Can genes determine whether your kid aces the SATs?

& | February 14, 2013 |
student-thinking

More than ever, a child’s academic future depends on standardized testing scores. The pressure to perform well can be intense, even for elementary school students. But why is it that some kids cave under those pressures, while others seem to thrive on it? New York Times reporters Po Bronson and Ashley Merryman write that genetics may have a role to play.

“Like any kind of human behavior, our response to competitive pressure is derived from a complex set of factors — how we were raised, our skills and experience, the hormones that we marinated in as fetuses. There is also a genetic component: One particular gene, referred to as the COMT gene, could to a large degree explain why one child is more prone to be a worrier, while another may be unflappable, or in the memorable phrasing of David Goldman, a geneticist at the National Institutes of Health, more of a warrior.”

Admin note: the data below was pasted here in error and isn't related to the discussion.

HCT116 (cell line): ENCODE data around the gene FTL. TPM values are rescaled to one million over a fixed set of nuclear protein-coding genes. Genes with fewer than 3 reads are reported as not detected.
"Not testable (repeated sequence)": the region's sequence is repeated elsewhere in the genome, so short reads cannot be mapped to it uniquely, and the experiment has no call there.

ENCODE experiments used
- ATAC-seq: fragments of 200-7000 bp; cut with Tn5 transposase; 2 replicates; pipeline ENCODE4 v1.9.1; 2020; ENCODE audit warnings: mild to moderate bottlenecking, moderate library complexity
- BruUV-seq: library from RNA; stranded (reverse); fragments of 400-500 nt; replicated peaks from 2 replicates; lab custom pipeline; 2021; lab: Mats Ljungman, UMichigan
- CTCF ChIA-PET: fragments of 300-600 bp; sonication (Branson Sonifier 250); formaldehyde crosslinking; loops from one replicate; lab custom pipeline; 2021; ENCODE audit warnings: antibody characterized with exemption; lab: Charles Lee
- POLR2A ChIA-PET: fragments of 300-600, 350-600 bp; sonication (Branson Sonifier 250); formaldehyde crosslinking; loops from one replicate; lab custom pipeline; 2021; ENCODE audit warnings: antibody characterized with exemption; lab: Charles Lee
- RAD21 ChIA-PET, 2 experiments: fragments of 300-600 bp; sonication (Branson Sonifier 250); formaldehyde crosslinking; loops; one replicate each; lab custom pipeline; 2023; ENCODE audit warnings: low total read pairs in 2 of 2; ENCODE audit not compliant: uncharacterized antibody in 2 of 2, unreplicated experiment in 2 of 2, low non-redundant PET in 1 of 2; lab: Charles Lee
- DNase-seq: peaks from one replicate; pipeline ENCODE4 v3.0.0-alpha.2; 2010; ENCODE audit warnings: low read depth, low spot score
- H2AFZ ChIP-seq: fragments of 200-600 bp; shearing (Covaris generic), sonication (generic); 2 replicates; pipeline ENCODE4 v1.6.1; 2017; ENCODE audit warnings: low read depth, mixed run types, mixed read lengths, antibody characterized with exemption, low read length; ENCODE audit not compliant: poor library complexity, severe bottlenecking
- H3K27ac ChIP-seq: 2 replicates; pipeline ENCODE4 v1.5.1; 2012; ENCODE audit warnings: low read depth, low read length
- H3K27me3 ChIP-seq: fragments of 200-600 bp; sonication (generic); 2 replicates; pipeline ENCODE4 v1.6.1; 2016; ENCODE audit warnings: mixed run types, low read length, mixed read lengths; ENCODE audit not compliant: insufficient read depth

Read the full article here: Why Can Some Kids Handle Pressure While Others Fall Apart?